Key Stats: No. 10 nationally in scoring defense (16.7 ppg). Went 0-2 against Miami.
Award Winners: Darnell Dockett (ACC Def. Player of the Year)
"First Day" NFL Draft Picks: Michael Boulware (2nd, 2004), Greg Jones (2nd, 2004), Alex Barron (1st, 2005), Travis Johnson (1st, 2005), Braynt McFadden (2nd, 2005), Ernie Sims (1st, 2006), Antonio Cromartie (1st, 2006), Kamerion Wimbley (1st, 2006), Brodrick Bunkley (1st, 2006)

7. Georgia Tech Yellow Jackets, 2009 (11-3, 7-1)
Head Coach: Paul Johnson
Championships: ACC
Key Stats: Led the ACC in rushing, total offense and scoring. No. 2 nationally in rushing at 295.4 yards per game. Went 2-0 against Clemson.
Award Winners: Derrick Morgan (ACC Def. Player of the Year), Paul Johnson (ACC Coach of the Year)
"First Day" NFL Draft Picks: Derrick Morgan (1st, 2010), Demaryius Thomas (1st, 2010)

8. Florida State Seminoles, 2012 (12-2, 7-1)
Head Coach: Jimbo Fisher
Championships: ACC, Orange Bowl
Key Stats: Led the nation in pass and pass efficiency defense. Finished No. 2 nationally in total defense. Scored 39.3 points per game on offense (10th nationally)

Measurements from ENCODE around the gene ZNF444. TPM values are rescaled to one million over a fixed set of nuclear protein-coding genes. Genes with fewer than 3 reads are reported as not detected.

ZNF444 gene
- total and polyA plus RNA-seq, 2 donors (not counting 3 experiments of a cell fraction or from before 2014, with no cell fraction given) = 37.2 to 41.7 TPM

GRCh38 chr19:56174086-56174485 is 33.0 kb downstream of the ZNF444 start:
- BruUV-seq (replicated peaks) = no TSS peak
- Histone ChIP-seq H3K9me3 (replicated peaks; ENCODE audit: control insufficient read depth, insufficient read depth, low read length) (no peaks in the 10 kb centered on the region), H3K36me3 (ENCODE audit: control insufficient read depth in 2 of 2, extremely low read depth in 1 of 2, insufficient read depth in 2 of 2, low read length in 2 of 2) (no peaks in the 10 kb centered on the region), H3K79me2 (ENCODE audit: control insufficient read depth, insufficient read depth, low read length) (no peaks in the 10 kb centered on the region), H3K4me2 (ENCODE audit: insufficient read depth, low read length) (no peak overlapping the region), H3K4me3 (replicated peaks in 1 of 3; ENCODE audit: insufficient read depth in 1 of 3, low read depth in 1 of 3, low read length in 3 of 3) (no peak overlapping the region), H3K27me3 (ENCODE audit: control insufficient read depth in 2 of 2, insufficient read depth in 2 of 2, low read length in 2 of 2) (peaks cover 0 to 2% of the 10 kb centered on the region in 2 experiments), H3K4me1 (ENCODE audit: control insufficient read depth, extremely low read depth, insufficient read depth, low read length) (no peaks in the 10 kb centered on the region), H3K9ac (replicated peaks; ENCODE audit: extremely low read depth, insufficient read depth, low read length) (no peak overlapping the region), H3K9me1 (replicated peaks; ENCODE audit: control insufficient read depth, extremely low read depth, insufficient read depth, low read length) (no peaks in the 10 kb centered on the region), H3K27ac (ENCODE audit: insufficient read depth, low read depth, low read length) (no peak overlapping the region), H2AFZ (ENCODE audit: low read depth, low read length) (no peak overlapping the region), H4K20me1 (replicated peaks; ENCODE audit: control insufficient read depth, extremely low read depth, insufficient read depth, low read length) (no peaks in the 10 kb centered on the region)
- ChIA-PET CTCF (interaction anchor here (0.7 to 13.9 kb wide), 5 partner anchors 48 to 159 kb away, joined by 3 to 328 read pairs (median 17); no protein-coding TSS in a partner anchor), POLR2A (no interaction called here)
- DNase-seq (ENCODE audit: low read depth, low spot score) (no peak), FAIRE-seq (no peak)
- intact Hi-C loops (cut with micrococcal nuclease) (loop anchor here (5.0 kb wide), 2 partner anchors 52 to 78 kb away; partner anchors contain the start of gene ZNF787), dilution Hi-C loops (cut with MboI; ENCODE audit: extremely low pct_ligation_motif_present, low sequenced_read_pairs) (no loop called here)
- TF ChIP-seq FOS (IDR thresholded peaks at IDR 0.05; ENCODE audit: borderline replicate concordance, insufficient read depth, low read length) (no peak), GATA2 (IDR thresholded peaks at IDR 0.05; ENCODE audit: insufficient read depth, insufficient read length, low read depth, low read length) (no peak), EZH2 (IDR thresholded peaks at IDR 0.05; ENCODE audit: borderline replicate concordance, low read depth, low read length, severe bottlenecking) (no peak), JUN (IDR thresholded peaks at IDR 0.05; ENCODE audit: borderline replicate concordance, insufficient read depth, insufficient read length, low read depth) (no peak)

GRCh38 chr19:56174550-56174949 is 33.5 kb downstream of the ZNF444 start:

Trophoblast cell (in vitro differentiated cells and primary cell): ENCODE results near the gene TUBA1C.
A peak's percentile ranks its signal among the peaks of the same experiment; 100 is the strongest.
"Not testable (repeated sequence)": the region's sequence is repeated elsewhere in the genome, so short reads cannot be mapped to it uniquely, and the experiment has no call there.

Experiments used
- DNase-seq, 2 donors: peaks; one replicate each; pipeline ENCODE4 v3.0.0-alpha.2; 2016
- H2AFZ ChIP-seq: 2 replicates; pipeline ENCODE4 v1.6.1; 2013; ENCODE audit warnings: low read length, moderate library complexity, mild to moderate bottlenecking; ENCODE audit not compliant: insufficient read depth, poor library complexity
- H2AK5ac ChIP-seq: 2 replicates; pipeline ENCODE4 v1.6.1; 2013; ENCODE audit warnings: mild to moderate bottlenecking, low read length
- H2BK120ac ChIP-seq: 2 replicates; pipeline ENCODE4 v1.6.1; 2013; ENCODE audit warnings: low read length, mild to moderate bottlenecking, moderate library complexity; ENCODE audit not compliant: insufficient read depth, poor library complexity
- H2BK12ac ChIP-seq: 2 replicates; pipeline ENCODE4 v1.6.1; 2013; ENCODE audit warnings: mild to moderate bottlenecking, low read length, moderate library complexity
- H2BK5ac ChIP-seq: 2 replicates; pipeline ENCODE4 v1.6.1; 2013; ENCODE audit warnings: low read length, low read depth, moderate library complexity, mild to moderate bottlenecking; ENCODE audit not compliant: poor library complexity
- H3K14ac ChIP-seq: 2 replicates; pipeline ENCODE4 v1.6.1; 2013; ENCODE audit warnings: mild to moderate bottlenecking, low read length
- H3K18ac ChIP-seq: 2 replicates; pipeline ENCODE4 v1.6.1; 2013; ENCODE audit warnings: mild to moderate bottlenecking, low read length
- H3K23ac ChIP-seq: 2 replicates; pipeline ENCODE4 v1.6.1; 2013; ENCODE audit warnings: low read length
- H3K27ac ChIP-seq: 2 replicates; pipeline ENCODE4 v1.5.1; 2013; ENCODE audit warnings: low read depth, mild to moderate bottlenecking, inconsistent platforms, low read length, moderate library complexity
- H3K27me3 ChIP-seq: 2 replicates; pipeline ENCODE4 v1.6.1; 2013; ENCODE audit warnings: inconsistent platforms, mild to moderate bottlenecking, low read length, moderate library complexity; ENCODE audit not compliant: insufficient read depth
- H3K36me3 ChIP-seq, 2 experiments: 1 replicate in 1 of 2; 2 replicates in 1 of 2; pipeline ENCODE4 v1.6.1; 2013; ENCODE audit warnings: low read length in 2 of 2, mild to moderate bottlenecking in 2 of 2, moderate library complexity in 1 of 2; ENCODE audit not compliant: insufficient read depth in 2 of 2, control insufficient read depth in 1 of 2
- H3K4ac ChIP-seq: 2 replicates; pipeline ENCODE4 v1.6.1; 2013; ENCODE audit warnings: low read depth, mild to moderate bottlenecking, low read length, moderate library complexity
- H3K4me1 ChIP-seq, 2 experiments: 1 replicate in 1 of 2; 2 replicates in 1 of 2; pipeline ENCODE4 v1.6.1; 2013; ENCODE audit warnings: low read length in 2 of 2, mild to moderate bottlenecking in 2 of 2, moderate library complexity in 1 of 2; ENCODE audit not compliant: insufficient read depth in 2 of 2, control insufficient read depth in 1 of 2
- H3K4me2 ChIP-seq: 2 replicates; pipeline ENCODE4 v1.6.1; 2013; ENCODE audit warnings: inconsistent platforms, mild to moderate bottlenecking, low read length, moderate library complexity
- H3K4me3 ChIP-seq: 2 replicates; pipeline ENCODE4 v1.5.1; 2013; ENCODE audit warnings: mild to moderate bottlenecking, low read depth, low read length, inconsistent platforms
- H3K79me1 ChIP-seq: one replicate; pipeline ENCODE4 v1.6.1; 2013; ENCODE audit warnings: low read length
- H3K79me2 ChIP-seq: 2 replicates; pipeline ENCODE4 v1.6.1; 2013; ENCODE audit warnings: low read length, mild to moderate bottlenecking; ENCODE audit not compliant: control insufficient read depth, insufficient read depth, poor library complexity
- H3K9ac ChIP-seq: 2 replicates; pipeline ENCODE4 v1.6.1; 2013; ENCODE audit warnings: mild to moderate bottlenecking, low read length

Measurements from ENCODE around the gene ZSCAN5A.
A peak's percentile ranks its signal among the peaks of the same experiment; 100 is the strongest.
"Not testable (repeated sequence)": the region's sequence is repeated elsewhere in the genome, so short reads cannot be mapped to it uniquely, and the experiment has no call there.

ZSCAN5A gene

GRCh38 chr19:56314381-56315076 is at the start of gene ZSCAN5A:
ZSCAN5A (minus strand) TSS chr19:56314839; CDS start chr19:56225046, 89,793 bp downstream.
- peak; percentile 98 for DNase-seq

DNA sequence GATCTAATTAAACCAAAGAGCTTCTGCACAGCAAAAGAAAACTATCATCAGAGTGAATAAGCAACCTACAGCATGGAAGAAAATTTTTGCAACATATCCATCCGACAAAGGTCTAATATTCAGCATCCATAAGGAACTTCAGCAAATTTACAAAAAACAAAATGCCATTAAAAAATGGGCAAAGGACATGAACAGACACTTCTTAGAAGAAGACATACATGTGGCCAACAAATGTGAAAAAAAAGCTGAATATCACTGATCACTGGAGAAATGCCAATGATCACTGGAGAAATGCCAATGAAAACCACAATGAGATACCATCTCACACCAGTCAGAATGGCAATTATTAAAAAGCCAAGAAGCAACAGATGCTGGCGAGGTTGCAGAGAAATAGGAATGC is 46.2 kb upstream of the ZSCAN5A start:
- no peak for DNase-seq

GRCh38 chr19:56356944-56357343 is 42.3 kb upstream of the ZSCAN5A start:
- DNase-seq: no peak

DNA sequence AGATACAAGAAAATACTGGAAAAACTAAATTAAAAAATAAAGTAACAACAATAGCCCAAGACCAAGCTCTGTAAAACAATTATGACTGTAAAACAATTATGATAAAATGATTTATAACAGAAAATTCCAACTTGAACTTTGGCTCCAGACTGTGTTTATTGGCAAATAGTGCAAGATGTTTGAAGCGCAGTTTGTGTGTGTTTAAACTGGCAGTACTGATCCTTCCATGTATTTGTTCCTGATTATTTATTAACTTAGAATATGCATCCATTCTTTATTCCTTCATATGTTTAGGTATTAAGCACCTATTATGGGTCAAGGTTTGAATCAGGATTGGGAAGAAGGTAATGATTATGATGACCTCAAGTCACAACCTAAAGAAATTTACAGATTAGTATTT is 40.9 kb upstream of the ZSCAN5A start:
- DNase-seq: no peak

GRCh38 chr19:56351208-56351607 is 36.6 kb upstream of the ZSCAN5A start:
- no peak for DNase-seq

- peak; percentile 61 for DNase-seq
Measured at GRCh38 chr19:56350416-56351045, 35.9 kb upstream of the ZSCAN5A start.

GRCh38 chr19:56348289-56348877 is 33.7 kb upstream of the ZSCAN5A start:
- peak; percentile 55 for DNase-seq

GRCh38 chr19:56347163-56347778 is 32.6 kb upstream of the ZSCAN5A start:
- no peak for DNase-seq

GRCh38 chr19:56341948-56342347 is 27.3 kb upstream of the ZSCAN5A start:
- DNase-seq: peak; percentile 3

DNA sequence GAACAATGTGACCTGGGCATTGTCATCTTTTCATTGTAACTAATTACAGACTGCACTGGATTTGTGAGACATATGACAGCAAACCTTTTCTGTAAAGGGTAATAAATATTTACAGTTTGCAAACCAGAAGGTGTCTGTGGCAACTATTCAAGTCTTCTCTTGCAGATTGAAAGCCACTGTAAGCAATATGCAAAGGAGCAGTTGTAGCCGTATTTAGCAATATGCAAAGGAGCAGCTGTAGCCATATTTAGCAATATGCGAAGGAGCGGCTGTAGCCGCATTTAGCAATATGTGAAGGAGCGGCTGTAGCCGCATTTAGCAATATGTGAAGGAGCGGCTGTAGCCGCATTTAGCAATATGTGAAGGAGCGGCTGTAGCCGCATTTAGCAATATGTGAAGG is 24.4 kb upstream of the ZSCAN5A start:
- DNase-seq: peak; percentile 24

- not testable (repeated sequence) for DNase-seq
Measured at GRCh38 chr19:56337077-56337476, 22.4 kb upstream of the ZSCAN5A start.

Award Winners: Bjoern Werner (ACC Defensive Player of the Year), Ronald Darby (ACC Def. Rookie of the Year), Chris Thompson (Co-Brian Piccolo Award)
"First Day" NFL Draft Picks: N/A

9. Virginia Tech Hokies, 2007 (11-3, 7-1)
Head Coach: Frank Beamer
Championships: ACC
Key Stats: Finished No. 3 nationally in scoring defense (16.1 ppg) and No. 4 in total defense (296.9). Both led the ACC.
Award Winners: N/A
"First Day" NFL Draft Picks: Duane Brown (1st, 2008), Eddie Royal (2nd, 2008), Brandon Flowers (2nd, 2008), Jason Worilds (2nd, 2010)

10. Maryland Terrapins, 2001 (10-2, 7-1)
Head Coach: Ralph Freidgen
Championships: ACC
Key Stats: Led the ACC in scoring offense (35.5 ppg) and scoring defense (19.1 ppg). Led ACC in total offense (439.7 ypg) and rushing defense (90.6 ypg). Was the first ACC team to win outright conference title other than Florida State since 1991.